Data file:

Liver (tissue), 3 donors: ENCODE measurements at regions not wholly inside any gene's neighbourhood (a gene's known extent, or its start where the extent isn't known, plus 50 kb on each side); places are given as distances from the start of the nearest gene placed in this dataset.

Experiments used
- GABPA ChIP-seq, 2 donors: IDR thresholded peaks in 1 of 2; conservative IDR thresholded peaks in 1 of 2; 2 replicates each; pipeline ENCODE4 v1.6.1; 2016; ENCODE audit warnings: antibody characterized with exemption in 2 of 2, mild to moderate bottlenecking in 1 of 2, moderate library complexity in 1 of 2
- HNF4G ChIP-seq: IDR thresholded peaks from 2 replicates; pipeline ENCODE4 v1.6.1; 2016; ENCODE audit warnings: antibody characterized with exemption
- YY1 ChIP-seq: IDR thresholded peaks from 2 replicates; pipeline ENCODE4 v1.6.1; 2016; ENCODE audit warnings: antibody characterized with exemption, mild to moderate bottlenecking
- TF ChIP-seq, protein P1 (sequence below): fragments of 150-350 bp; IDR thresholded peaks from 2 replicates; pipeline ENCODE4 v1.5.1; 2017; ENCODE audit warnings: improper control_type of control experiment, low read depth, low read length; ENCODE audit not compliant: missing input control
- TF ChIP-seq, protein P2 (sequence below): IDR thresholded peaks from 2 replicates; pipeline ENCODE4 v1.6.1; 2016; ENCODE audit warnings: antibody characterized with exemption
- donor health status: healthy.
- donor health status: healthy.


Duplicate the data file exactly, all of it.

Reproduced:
Liver (tissue), 3 donors: ENCODE measurements at regions not wholly inside any gene's neighbourhood (a gene's known extent, or its start where the extent isn't known, plus 50 kb on each side); places are given as distances from the start of the nearest gene placed in this dataset.

Experiments used
- GABPA ChIP-seq, 2 donors: IDR thresholded peaks in 1 of 2; conservative IDR thresholded peaks in 1 of 2; 2 replicates each; pipeline ENCODE4 v1.6.1; 2016; ENCODE audit warnings: antibody characterized with exemption in 2 of 2, mild to moderate bottlenecking in 1 of 2, moderate library complexity in 1 of 2
- HNF4G ChIP-seq: IDR thresholded peaks from 2 replicates; pipeline ENCODE4 v1.6.1; 2016; ENCODE audit warnings: antibody characterized with exemption
- YY1 ChIP-seq: IDR thresholded peaks from 2 replicates; pipeline ENCODE4 v1.6.1; 2016; ENCODE audit warnings: antibody characterized with exemption, mild to moderate bottlenecking
- TF ChIP-seq, protein P1 (sequence below): fragments of 150-350 bp; IDR thresholded peaks from 2 replicates; pipeline ENCODE4 v1.5.1; 2017; ENCODE audit warnings: improper control_type of control experiment, low read depth, low read length; ENCODE audit not compliant: missing input control
- TF ChIP-seq, protein P2 (sequence below): IDR thresholded peaks from 2 replicates; pipeline ENCODE4 v1.6.1; 2016; ENCODE audit warnings: antibody characterized with exemption
- donor health status: healthy.
- donor health status: healthy.